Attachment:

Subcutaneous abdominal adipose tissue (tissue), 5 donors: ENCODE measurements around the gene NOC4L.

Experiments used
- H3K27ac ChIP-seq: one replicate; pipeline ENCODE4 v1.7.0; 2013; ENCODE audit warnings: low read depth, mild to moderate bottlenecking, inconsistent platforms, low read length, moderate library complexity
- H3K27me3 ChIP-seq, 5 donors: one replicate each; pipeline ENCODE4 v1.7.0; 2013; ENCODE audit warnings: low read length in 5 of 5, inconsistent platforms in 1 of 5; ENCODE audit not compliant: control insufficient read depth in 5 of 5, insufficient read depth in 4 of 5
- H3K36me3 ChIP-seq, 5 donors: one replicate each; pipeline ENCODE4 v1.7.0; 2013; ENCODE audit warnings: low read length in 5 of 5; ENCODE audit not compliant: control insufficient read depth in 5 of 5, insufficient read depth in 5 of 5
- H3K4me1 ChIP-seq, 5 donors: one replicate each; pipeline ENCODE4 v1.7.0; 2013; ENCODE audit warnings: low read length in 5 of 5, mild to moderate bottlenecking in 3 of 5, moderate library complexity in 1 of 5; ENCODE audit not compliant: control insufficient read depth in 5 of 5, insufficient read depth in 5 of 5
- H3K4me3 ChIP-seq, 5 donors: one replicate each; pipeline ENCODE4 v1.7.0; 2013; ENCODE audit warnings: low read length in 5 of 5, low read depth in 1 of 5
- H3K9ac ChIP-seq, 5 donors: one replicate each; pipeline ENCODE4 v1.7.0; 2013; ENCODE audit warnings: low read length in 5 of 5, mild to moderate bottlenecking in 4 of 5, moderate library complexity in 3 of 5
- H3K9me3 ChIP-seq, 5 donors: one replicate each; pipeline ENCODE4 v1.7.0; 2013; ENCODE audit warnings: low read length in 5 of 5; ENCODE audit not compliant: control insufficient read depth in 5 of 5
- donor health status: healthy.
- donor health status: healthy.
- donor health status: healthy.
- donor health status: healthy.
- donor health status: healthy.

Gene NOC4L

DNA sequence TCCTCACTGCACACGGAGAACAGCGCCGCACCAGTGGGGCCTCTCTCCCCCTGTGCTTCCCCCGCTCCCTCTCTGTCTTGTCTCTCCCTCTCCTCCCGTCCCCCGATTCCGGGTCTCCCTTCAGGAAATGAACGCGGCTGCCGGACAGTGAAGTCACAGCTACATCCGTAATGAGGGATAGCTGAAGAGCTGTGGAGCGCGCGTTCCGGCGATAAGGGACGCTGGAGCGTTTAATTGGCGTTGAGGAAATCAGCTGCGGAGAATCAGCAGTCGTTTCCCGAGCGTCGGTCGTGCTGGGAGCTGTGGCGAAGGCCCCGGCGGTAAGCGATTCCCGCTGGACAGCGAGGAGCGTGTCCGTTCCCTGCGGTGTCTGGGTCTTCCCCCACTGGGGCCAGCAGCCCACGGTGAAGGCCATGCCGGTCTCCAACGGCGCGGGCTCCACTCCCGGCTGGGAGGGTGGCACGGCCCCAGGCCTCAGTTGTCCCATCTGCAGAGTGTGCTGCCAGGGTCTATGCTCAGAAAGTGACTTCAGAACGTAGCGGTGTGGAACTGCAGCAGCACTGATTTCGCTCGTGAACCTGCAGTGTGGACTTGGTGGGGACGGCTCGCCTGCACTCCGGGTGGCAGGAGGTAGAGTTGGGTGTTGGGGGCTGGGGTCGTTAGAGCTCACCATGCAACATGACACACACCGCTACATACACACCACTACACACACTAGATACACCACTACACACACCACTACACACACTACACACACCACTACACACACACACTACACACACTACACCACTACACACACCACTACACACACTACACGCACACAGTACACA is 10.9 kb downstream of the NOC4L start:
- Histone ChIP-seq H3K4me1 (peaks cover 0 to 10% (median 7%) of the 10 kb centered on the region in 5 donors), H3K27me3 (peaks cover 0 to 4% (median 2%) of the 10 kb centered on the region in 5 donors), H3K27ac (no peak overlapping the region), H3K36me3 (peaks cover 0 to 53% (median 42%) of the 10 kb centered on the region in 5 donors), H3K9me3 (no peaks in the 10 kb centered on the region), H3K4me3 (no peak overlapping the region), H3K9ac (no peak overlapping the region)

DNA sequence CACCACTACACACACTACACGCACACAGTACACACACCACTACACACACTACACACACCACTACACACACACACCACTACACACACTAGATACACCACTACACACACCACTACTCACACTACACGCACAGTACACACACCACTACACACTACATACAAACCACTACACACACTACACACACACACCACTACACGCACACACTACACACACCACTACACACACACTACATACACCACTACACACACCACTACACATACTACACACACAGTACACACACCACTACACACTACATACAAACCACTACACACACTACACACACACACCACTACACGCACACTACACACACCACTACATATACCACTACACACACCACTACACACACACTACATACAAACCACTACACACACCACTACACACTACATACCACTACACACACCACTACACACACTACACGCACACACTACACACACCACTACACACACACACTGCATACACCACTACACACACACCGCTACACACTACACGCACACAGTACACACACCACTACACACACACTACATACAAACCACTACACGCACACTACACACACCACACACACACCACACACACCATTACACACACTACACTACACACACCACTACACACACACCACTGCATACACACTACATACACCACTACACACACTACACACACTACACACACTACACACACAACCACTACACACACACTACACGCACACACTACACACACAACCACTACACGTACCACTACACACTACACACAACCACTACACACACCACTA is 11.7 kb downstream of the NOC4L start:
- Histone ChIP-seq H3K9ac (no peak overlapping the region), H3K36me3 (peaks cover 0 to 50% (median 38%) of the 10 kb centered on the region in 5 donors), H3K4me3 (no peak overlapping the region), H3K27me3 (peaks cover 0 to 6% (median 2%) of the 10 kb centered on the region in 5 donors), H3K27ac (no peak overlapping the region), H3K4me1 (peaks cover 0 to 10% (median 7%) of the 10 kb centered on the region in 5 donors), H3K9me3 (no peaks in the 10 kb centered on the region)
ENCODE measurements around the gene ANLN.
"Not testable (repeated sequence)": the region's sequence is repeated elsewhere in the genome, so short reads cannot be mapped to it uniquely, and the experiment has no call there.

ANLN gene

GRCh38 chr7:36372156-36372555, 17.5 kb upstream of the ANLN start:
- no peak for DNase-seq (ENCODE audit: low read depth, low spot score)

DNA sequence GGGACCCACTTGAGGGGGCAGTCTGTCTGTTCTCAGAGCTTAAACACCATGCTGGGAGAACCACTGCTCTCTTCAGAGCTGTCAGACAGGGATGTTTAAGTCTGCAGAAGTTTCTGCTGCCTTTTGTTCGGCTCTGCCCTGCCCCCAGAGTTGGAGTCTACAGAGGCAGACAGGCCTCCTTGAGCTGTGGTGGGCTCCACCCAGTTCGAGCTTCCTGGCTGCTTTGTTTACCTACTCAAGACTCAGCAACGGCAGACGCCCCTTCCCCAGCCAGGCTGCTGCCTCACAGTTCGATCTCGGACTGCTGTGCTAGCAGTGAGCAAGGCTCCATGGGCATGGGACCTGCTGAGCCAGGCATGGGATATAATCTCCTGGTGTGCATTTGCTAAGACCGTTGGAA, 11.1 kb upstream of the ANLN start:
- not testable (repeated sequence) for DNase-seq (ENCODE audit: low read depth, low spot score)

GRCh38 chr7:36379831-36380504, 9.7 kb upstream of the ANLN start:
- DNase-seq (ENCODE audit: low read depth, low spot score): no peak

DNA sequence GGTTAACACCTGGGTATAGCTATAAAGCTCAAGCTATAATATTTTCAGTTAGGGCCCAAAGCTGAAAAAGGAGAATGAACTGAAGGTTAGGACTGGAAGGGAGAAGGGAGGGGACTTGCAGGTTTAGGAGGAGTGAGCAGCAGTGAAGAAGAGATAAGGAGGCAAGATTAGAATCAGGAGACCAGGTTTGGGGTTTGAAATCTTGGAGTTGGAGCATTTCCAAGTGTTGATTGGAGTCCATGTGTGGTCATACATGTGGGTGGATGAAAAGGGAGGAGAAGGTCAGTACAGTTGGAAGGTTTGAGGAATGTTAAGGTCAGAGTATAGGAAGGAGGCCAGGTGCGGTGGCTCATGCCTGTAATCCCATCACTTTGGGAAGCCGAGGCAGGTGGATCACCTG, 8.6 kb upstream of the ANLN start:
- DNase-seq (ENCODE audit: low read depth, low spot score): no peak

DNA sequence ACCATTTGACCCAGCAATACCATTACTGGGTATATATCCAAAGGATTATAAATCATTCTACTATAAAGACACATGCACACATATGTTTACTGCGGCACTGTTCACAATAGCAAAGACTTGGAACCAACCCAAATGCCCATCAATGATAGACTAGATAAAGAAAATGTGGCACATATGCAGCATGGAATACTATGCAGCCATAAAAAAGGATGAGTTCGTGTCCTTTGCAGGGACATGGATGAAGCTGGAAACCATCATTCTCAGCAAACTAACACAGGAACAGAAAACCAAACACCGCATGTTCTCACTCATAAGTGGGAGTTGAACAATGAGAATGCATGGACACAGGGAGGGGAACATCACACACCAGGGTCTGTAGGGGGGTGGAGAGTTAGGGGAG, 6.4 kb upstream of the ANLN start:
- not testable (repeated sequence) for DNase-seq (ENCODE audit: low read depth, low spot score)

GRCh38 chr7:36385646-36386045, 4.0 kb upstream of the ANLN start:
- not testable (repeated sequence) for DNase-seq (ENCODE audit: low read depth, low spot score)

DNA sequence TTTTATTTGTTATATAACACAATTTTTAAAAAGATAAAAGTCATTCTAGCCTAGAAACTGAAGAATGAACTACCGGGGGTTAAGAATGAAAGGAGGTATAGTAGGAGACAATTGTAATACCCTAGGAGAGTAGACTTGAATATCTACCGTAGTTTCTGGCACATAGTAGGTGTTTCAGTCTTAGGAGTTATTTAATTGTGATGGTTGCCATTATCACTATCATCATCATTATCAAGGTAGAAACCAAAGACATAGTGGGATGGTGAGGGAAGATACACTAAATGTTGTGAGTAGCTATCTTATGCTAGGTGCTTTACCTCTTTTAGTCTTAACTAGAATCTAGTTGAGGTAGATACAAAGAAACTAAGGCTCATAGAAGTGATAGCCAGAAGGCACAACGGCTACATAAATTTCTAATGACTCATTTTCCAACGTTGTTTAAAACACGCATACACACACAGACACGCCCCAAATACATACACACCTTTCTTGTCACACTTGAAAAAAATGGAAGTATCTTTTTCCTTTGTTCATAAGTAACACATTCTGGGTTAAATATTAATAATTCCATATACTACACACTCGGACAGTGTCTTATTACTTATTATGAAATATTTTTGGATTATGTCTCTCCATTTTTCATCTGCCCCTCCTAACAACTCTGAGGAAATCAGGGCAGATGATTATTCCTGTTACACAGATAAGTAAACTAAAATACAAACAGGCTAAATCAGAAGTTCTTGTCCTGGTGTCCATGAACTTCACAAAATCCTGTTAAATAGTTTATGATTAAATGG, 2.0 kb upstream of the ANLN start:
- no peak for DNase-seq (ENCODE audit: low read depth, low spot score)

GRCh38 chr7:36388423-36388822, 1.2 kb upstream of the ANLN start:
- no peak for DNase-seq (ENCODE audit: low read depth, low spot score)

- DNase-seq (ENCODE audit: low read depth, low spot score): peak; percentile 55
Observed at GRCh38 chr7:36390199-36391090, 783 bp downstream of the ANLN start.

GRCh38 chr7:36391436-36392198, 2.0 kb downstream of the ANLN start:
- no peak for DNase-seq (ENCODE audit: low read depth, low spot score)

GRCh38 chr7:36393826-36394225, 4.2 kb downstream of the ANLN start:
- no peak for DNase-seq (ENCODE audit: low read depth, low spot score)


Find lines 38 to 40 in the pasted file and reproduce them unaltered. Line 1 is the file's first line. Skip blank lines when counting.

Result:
- no peak for DNase-seq (ENCODE audit: low read depth, low spot score)

- DNase-seq (ENCODE audit: low read depth, low spot score): peak; percentile 55
Observed at GRCh38 chr7:36390199-36391090, 783 bp downstream of the ANLN start.